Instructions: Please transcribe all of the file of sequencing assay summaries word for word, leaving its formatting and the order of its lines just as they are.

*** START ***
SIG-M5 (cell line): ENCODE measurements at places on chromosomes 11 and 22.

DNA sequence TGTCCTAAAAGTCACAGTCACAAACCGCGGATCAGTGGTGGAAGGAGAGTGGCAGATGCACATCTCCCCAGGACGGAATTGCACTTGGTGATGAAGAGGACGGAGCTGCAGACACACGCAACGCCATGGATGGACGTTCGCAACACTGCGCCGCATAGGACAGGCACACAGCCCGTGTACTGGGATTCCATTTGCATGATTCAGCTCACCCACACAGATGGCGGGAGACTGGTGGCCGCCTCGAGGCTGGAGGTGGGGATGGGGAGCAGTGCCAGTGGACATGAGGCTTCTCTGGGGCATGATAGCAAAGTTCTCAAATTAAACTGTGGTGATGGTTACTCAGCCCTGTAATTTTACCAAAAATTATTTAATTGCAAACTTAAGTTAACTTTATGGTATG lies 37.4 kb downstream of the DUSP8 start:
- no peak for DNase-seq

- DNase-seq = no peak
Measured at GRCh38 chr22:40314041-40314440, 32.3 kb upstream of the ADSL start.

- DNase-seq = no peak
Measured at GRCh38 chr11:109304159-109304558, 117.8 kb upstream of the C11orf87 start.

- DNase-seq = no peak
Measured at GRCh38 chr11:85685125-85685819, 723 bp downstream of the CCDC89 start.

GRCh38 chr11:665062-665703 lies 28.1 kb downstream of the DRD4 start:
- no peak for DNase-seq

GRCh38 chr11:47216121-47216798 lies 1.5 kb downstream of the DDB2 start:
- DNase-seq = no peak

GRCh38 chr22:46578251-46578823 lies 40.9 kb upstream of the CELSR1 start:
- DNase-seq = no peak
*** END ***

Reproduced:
SIG-M5 (cell line): ENCODE measurements at places on chromosomes 11 and 22.

DNA sequence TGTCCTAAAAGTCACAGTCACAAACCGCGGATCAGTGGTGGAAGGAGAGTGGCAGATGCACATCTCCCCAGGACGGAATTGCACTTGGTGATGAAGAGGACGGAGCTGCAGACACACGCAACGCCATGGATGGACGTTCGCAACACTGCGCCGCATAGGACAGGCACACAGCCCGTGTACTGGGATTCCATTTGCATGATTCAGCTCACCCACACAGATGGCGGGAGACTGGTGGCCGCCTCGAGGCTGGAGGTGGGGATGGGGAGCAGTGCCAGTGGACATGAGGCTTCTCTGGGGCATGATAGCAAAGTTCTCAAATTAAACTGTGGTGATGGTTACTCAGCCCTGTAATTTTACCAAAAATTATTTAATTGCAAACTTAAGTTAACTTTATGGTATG lies 37.4 kb downstream of the DUSP8 start:
- no peak for DNase-seq

- DNase-seq = no peak
Measured at GRCh38 chr22:40314041-40314440, 32.3 kb upstream of the ADSL start.

- DNase-seq = no peak
Measured at GRCh38 chr11:109304159-109304558, 117.8 kb upstream of the C11orf87 start.

- DNase-seq = no peak
Measured at GRCh38 chr11:85685125-85685819, 723 bp downstream of the CCDC89 start.

GRCh38 chr11:665062-665703 lies 28.1 kb downstream of the DRD4 start:
- no peak for DNase-seq

GRCh38 chr11:47216121-47216798 lies 1.5 kb downstream of the DDB2 start:
- DNase-seq = no peak

GRCh38 chr22:46578251-46578823 lies 40.9 kb upstream of the CELSR1 start:
- DNase-seq = no peak